Dr. Cindy Taylor

Clinical Psychologist

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Home About ADD Differential Diagnosis Differential Diagnosis Articles ADHD and Antisocial Personality Disorder

ADHD and Antisocial Personality Disorder

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ADHD and Antisocial Personality Disorder

The diagnosis of Antisocial Personality Disorder is only made in individuals 18 years of age or older.  It is characterized by a pervasive pattern of disregard for and violation of the rights of others. Some symptoms of Antisocial Personality Disorder are: failure to conform to social norms, repeatedly performing  acts that are considered unlawful, deceitfulness (lying, use of aliases, or conning others for personal profit or pleasure); impulsivity or failure to plan ahead; irritability and aggressiveness; reckless disregard for safety of self or others; consistent irresponsibility, as indicated by repeated inability to hold a job and pay bills; lack of remorse, as indicated by being indifferent to or rationalizing having hurt, or mistreated another (taken from DSM-IV).  It’s diagnosis requires evidence of Conduct Disorder prior to age 15.

Antisocial Personality Disorder is one of the most researched disorders in connection with ADHD and is the adult version of Conduct disorder.  Cantwell (1988) discusses the relationship of ADHD to conduct, affective disorders and later substance abuse disorders.  Dykman (1993) found that children with ADHD who were also hyperactive and aggressive were at increased risk to have oppositional and conduct disorders.  Lilienfeld, (1990) reviewed the literature on ADHD and antisocial behavior.  Findings from longitudinal, family and adoption, neuropsychological, psychophysiological, and other laboratory studies reviewed indicate that childhood ADHD is associated with adult disorders characterized by antisocial behavior.  The relationship between ADHD and Conduct Disorderis also recognized, however, and  there is still a question of whether  this finding simply represents the continuation of conduct problems from childhood to adulthood.  Manuzza's study of 91 adults diagnosed with ADHD as children found hyperactive subjects more than seven times more likely to have an antisocial personality disorder or a drug abuse problem than controls (1993).  The previously mentioned work by Loney and colleagues (1991), however, indicates that aggressiveness rather than ADHD is the better predictor of antisocial behaviors in adulthood.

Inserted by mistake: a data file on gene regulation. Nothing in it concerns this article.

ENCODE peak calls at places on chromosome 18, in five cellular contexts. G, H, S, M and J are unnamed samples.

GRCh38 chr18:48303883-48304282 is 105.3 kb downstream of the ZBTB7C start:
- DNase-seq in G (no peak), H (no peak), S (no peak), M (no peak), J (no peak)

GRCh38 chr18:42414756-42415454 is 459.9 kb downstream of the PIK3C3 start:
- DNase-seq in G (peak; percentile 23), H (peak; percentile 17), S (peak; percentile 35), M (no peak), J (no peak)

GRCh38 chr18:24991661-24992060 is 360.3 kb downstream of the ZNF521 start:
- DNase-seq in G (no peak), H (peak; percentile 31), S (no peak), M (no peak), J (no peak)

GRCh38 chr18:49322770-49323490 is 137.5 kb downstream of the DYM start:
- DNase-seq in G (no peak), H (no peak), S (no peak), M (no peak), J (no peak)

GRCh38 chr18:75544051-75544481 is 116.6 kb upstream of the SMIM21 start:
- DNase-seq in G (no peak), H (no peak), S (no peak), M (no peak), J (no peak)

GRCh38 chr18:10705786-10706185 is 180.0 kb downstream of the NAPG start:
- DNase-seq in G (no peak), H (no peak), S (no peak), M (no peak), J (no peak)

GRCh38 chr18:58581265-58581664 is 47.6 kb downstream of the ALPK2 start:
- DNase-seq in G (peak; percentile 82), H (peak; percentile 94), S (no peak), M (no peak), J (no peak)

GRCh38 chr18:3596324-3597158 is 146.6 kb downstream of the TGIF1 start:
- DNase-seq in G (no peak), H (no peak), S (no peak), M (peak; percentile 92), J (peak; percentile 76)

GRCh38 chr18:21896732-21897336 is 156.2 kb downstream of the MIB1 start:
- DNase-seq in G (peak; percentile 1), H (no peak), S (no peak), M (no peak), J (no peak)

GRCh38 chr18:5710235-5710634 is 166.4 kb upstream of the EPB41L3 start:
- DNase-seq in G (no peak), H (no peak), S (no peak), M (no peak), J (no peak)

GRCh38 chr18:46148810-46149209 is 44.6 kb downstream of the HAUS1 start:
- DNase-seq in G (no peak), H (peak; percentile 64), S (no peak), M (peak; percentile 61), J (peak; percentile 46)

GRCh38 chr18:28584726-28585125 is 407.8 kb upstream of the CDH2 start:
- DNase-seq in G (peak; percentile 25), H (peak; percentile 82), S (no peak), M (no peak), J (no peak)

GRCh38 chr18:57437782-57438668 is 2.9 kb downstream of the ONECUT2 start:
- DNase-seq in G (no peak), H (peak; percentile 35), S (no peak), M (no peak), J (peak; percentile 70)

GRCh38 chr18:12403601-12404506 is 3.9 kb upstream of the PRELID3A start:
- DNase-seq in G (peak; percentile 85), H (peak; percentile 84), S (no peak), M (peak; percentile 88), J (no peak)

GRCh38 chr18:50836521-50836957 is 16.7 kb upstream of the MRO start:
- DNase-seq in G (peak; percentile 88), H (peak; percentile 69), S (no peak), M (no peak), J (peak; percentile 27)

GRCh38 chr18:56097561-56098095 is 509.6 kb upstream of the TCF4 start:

Antisocial Personality Disorder most closely resembles the hyperactive-impulsive type of ADHD.  A couple of the symptoms I am frequently asked about are “lying” and “irresponsibility”.  Is lying a  symptom of ADHD?  No, “forgetting” is a symptom of ADHD which can look like lying if you said you were going to do something and didn’t follow through because you either got sidetracked or just plain forgot.  Both ADHD and Antisocial personality have difficulties with impulse control.  There is a risk taking, thrillseeker component to both, but the individual with Antisocial Personality disorder will typically have less regard for their own safety and the safety of others than the person with ADHD.  I believe the most distinguishing feature is the lack of empathy found in persons with Antisocial Personality.  There is a disregard for the feelings of others and a lack of appropriate guilt over their own inappropriate or hurtful  behavior.  The person with Antisocial Personality will seek treatment, but typically only when in trouble and can get out of it by seeming to seek help.  Usually when the situation that caused the person to seek treatment clears up, he/she discontinues therapy.  In contrast, the adult with ADHD is often times overly sensitive to the reactions and feelings of others and may feel remorseful to the point of becoming depressed over his/her impulsive actions. 

Unlike some of the other disorders we have been discussing in the differential diagnosis section, Antisocial Personality disorder is not easily and quickly treated.  The personality disorders in general are long standing patterns of behavior and personality that have developed over a life time.  Individuals with personality disorders are so familiar with the symptoms and behaviors that they are not distressed by them.  Many times it is a significant other who will request that the personality disordered individual seek treatment, or in the case of Antisocial Personality, it is often times due to legal difficulties.  Relatively long term therapy can alter the patterns of behavior, and if the individual has ADHD and Antisocial Personality disorder, medications may help control the level of impulsive behavior. 


Last Updated on Tuesday, 26 August 2014 00:05  


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